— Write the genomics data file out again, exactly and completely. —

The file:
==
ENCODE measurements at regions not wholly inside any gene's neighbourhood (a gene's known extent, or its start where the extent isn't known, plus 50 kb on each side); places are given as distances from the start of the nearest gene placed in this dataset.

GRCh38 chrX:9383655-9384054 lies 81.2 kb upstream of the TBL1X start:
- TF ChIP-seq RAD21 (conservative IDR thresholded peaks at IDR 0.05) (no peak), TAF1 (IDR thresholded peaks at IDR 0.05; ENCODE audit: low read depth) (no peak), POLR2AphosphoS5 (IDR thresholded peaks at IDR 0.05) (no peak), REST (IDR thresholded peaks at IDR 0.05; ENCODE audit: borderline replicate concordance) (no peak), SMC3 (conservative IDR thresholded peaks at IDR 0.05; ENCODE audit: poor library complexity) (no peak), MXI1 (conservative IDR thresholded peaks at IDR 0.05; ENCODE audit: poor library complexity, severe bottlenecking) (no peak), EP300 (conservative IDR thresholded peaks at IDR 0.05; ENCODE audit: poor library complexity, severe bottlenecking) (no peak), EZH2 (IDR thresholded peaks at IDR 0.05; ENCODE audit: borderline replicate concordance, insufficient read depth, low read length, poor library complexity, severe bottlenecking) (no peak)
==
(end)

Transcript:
ENCODE measurements at regions not wholly inside any gene's neighbourhood (a gene's known extent, or its start where the extent isn't known, plus 50 kb on each side); places are given as distances from the start of the nearest gene placed in this dataset.

GRCh38 chrX:9383655-9384054 lies 81.2 kb upstream of the TBL1X start:
- TF ChIP-seq RAD21 (conservative IDR thresholded peaks at IDR 0.05) (no peak), TAF1 (IDR thresholded peaks at IDR 0.05; ENCODE audit: low read depth) (no peak), POLR2AphosphoS5 (IDR thresholded peaks at IDR 0.05) (no peak), REST (IDR thresholded peaks at IDR 0.05; ENCODE audit: borderline replicate concordance) (no peak), SMC3 (conservative IDR thresholded peaks at IDR 0.05; ENCODE audit: poor library complexity) (no peak), MXI1 (conservative IDR thresholded peaks at IDR 0.05; ENCODE audit: poor library complexity, severe bottlenecking) (no peak), EP300 (conservative IDR thresholded peaks at IDR 0.05; ENCODE audit: poor library complexity, severe bottlenecking) (no peak), EZH2 (IDR thresholded peaks at IDR 0.05; ENCODE audit: borderline replicate concordance, insufficient read depth, low read length, poor library complexity, severe bottlenecking) (no peak)